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Thursday, February 20, 2003

Queen Rania talks to Tom Brokaw on NBC Nightly News: “As we try to wage a campaign against terror, we also have to launch a campaign for peace.”

Back here in Amman, Jordan, on a cold and rainy night. As I said earlier, by virtue of its geography with Iraq, Syria and Israel for neighbors, and its modest economic circumstances, Jordan has so much at stake in the decision on whether there will be a war against Iraq. And two people caught in the middle of all the cross currents are this country's king and queen. King Abdullah, who succeeded his father, the late King Hussein, and his wife, Queen Rania. We met today at their home in the hills west of Amman, and the king explained that he prefers not to publicly comment on his efforts to find a way out of war, which will take him to London this week. But King Abdullah and Queen Rania have a common concern about what happens in fact if there is war.

Queen Rania: With war, there's going to be the destruction of homes, the displacement of people, the destruction of lives. It'll be a very big strain on our country and our economy. And I think the international community needs to realize that they have a responsibility towards these refugees. It's not a problem just for Jordan.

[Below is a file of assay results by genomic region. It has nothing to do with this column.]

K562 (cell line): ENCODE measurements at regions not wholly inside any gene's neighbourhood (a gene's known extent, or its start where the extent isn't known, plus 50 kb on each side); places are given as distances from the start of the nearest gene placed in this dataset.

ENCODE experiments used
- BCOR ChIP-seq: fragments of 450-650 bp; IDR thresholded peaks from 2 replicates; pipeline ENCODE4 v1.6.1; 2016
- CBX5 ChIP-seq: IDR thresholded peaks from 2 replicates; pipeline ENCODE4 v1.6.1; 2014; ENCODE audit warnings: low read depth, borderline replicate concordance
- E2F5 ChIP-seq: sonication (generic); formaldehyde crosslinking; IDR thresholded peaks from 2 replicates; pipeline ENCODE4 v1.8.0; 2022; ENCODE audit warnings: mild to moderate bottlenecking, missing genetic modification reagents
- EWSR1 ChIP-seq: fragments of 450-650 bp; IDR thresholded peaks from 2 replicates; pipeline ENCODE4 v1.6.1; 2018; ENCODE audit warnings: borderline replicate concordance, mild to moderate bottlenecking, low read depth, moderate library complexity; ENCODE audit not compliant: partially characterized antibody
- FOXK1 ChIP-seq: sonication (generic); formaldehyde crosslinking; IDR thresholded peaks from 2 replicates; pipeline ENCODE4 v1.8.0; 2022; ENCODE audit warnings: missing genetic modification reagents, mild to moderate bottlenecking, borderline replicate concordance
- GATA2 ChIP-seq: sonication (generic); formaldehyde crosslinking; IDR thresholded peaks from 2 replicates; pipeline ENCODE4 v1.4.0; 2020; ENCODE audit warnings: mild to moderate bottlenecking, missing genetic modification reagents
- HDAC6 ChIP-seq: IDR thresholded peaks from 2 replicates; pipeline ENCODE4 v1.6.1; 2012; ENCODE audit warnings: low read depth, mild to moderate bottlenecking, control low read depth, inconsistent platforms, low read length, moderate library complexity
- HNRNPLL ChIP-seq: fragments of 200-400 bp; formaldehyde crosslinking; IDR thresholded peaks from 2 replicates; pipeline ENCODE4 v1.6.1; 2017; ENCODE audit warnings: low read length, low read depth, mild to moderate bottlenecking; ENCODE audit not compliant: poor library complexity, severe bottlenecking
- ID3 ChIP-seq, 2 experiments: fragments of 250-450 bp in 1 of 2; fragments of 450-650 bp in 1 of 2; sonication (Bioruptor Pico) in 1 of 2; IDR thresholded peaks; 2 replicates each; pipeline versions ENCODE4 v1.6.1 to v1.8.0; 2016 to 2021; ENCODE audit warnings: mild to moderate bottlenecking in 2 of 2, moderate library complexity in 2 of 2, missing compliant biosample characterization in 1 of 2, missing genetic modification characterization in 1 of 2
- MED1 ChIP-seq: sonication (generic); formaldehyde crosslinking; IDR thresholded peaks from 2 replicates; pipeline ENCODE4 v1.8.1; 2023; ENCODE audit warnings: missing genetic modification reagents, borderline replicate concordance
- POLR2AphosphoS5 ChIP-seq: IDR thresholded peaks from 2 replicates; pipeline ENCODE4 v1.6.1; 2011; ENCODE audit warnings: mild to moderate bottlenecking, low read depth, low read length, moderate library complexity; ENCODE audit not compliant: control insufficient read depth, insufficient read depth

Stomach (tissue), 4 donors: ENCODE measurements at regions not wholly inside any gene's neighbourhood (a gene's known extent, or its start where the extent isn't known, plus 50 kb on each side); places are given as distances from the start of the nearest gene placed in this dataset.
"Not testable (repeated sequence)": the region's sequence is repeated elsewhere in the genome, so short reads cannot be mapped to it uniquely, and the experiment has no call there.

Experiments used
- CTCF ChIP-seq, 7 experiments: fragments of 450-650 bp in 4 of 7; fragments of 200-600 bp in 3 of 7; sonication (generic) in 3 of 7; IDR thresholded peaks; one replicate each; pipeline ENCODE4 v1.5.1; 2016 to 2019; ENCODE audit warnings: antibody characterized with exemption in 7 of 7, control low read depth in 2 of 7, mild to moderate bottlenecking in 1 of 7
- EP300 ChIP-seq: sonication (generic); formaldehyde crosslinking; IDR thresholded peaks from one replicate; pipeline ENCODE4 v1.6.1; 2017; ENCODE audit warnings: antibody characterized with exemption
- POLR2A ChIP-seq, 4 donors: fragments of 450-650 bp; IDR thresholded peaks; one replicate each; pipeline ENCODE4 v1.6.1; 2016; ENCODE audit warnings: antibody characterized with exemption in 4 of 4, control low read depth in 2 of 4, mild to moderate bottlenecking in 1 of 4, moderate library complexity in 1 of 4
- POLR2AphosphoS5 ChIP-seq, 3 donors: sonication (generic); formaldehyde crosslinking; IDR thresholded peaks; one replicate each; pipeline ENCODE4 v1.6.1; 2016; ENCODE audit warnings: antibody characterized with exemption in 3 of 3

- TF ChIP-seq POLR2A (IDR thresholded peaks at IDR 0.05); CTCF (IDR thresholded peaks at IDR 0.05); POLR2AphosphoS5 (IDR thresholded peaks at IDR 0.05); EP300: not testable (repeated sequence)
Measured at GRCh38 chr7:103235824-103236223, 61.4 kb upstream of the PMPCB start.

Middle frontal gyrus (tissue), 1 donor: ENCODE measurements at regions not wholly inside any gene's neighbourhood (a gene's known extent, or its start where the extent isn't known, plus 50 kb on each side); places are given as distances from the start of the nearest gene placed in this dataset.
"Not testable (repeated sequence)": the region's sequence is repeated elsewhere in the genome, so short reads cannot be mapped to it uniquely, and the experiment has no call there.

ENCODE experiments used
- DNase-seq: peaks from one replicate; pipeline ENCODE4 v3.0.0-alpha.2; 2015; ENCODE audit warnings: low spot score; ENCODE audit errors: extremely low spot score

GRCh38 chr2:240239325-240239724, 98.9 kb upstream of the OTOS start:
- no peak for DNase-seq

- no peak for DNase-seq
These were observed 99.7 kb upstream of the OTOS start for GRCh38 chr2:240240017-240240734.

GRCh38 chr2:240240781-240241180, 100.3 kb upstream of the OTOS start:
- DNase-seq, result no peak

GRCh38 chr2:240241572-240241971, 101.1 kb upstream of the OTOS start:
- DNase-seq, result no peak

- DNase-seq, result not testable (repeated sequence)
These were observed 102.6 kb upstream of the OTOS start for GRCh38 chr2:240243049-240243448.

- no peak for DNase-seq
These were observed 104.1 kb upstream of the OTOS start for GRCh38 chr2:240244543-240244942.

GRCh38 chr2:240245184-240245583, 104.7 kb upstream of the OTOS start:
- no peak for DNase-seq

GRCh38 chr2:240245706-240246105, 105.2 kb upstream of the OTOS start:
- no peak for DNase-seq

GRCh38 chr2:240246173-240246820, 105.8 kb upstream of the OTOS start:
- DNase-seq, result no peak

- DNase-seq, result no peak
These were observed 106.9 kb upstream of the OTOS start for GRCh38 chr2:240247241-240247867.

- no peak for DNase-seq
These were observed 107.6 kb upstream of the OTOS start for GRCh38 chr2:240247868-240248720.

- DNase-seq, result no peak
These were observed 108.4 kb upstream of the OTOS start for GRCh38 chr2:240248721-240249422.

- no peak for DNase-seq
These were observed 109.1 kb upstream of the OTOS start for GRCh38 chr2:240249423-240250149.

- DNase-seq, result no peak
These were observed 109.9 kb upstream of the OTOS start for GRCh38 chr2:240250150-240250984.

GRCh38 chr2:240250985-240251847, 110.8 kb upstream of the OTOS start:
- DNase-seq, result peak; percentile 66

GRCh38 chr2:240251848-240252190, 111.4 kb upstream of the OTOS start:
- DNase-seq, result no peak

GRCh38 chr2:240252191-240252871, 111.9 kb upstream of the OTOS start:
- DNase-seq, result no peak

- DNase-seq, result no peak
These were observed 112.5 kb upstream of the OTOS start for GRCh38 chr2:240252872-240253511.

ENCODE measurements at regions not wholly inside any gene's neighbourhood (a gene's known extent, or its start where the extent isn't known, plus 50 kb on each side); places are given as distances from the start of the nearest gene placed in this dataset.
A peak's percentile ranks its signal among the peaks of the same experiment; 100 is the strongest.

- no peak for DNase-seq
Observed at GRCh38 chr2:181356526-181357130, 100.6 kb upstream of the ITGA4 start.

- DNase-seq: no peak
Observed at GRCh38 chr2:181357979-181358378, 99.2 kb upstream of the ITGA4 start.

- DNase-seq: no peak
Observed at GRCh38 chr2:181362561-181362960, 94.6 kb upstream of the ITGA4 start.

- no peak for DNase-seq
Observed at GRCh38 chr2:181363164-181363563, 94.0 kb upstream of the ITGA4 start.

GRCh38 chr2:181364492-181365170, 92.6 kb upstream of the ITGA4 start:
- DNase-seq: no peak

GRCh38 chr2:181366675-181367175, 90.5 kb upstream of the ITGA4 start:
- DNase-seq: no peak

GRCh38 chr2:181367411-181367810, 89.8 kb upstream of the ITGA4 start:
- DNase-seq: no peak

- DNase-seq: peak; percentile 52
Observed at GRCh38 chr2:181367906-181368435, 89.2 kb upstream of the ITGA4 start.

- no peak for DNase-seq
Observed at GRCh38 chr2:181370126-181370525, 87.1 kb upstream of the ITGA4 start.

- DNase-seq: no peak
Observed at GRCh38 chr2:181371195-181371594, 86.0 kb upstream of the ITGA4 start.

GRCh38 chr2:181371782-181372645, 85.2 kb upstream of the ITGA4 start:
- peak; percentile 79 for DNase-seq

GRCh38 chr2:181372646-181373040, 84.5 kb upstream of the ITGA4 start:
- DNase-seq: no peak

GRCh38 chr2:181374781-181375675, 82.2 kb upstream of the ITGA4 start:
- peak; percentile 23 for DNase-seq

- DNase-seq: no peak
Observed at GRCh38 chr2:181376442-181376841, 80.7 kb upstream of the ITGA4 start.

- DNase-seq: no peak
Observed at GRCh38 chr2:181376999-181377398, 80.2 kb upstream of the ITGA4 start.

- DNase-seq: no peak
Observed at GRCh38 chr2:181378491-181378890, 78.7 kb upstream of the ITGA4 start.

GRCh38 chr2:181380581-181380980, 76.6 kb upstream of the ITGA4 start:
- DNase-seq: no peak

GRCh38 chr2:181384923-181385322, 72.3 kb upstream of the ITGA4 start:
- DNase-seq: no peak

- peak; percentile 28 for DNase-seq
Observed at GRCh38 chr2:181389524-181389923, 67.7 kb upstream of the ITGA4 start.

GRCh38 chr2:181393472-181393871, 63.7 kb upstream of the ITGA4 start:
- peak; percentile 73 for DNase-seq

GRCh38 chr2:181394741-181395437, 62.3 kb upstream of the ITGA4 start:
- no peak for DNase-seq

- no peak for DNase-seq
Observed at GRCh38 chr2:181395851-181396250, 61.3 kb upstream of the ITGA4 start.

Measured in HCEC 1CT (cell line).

Do you think that there may be an opportunity in the refugee situation for the rest of the world to begin to get at these cultural differences that exist?

Queen Rania: As we try to wage a campaign against terror, we also have to launch a campaign for peace. Let's just take a step back and see why are we doing this? You know, when you look at the United States, for how
long are people going to be living in fear like this? In order to really get that sense of security, we need to make sure that we have positive initiatives taking place in the world.
At this stage, are you optimistic or pessimistic that these great problems will get resolved?

Queen Rania: There are reasons to be both. You know, sometimes when I think of a war situation, that makes me feel very sad and pessimistic. But at the same time, when I see how much people are interested, I feel that, you know, maybe we could--maybe we could take this kind of energy and--and channel it into something--something positive.

Your Majesty, thank you very much.

Queen Rania: Thank you.
Queen Rania of Jordan.

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